Tuesday, August 15, 2006

Endgame - Well Worth Reading


Conservatives after the Cold War Corey Robin

" In 2000 I spent the better part of a late summer interviewing William F. Buckley and Irving Kristol. I was writing an article on the defections to the Left of several younger right-wing intellectuals and wanted to hear what the movement's founding fathers thought of their wayward sons. Over the course of our conversations, however, it became clear that Buckley and Kristol were less interested in these ex-conservatives than they were in the sorry state of the conservative movement and the uncertain fate of the United States as a global imperial power.

The end of communism and the triumph of the free market, they suggested, were mixed blessings. Although these developments were victories for the conservative movement, they had rendered the United States ill-equipped for the post-Cold War era. Americans now possessed the most powerful empire in history. At the same time, they were possessed by one of the most anti-political ideologies in history: the free market. According to its aggressive idealists, the free market is a harmonious order, promising an international civil society of voluntary exchange, requiring little more from the state than the occasional enforcement of laws and contracts. For Buckley and Kristol, this was too bloodless a notion upon which to found a national order, much less a global empire. It did not provide the gravitas and élan that the exercise of American power required at home and abroad. It promoted self-interest over the national interest, not the most promising base from which to launch an empire. What's more, the right-wingers in charge of the Republican Party didn't seem to realize this. "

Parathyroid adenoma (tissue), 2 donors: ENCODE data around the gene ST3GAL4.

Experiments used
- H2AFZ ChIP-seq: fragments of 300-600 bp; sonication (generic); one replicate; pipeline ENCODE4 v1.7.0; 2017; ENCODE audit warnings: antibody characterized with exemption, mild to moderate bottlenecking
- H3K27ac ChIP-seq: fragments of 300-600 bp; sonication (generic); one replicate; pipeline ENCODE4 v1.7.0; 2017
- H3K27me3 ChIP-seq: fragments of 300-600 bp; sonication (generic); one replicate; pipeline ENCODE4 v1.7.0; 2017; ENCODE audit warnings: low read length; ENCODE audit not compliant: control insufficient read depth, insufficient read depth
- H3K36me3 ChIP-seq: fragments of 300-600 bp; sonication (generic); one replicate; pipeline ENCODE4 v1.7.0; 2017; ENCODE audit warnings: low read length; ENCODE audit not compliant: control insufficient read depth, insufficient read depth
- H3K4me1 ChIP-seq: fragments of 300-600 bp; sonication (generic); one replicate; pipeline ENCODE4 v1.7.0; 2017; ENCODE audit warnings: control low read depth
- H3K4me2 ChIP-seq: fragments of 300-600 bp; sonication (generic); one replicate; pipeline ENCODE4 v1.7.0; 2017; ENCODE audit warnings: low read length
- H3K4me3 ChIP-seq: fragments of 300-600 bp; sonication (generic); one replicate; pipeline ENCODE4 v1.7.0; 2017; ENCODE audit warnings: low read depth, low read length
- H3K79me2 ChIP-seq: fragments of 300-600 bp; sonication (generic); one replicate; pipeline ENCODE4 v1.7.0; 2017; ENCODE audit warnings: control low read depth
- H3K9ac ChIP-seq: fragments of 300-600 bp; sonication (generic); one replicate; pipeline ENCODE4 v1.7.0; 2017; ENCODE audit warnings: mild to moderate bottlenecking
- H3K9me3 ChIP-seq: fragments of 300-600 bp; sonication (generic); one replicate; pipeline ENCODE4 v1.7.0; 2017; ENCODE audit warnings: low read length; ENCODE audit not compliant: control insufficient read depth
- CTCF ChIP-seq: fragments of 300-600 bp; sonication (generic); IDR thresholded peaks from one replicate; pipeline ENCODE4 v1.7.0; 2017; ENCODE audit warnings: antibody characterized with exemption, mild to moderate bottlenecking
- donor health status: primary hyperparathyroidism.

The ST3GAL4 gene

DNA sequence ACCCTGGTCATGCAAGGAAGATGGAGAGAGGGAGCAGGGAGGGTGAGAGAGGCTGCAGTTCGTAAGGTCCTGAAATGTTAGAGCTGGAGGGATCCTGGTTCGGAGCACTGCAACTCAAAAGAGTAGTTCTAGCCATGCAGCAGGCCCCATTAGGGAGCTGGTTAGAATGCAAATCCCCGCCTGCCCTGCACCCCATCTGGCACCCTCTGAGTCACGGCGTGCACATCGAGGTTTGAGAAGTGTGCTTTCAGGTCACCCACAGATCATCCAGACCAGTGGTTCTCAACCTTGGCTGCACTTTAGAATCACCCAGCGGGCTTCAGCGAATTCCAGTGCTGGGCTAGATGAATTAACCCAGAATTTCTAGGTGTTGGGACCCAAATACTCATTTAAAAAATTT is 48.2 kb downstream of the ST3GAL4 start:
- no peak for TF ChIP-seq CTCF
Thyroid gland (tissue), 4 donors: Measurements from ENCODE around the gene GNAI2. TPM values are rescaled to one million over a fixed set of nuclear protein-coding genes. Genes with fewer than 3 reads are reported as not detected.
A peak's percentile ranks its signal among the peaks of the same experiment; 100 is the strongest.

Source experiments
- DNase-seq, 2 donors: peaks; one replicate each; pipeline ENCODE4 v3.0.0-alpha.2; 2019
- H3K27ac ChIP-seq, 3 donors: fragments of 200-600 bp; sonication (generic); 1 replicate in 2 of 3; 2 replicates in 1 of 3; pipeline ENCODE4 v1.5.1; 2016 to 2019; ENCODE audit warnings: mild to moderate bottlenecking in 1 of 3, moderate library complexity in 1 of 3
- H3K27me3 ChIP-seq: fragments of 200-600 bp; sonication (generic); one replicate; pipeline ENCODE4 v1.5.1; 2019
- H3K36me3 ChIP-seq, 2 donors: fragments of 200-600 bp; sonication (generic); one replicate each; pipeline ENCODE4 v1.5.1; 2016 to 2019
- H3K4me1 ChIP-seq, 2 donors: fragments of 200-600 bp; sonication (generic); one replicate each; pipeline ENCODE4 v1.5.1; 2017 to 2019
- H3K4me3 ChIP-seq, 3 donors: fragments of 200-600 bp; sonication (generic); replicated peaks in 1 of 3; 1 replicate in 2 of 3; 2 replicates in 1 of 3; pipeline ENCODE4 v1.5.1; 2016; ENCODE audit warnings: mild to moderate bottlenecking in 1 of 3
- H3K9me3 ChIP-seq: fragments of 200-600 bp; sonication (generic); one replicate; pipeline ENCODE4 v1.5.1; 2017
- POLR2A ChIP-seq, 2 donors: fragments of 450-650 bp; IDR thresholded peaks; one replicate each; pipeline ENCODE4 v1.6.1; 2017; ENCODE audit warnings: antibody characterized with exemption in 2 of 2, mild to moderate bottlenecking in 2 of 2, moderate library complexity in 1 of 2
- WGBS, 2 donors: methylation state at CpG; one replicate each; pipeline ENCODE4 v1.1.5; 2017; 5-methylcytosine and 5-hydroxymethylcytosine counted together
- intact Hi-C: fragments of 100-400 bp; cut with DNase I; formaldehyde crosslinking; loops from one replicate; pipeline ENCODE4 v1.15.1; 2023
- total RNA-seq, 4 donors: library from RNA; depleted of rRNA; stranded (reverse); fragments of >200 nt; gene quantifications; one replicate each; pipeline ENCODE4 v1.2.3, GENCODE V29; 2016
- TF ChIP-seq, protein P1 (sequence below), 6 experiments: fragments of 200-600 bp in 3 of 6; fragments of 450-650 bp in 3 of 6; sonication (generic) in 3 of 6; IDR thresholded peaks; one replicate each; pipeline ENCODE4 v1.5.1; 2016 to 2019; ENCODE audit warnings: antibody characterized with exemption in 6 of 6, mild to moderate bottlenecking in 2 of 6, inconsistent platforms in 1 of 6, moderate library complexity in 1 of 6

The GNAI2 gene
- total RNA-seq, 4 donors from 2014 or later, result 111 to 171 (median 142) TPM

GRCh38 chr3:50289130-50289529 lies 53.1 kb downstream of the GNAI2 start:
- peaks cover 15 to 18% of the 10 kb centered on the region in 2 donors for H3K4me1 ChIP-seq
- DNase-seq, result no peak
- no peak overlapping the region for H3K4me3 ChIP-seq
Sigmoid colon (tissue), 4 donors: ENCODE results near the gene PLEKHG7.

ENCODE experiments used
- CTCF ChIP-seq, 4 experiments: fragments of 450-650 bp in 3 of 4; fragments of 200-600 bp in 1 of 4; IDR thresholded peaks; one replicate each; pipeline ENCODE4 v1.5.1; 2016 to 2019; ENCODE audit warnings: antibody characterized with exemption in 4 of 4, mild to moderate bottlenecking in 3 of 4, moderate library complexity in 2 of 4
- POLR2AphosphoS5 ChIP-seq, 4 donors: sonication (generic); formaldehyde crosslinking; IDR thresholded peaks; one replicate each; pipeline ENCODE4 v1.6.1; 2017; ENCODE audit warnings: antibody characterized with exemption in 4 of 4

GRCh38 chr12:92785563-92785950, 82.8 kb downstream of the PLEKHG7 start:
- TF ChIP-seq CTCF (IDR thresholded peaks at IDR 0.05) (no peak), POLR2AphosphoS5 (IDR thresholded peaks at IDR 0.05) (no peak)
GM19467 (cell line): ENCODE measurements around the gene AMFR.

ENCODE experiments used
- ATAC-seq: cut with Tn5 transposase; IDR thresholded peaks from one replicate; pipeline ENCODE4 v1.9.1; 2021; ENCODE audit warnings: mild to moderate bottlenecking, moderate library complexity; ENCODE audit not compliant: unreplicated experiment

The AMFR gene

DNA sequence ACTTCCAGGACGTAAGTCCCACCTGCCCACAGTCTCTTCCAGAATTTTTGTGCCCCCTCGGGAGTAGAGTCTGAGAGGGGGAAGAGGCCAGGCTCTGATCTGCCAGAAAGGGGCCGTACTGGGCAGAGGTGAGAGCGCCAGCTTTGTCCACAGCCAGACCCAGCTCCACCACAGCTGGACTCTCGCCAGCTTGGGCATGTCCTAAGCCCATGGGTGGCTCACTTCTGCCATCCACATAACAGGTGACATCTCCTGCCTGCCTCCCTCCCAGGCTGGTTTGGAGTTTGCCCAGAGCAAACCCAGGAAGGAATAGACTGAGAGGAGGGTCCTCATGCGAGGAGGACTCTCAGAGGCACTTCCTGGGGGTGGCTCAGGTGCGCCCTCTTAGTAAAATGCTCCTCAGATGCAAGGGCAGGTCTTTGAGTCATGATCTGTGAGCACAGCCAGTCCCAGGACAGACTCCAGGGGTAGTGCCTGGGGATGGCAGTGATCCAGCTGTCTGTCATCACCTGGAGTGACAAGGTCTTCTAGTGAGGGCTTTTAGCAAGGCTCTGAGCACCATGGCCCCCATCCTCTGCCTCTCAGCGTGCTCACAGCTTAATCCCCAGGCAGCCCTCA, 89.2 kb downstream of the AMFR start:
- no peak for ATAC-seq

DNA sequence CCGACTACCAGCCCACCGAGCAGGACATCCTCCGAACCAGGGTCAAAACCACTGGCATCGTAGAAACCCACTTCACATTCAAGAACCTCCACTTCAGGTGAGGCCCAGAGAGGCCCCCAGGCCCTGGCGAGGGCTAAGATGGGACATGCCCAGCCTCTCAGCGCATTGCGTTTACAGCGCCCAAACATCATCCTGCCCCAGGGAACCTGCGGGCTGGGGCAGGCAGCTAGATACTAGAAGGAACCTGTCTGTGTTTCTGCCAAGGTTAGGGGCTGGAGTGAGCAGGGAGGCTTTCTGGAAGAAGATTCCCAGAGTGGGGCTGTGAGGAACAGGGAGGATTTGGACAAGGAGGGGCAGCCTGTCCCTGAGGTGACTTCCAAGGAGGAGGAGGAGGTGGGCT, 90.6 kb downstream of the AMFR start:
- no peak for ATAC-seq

First a quibble there's nothing even slightly "conservative" about these guys they're radical right-wing militarists not conservatives. The full article can be found here - it's well worth your while taking the time to read it.


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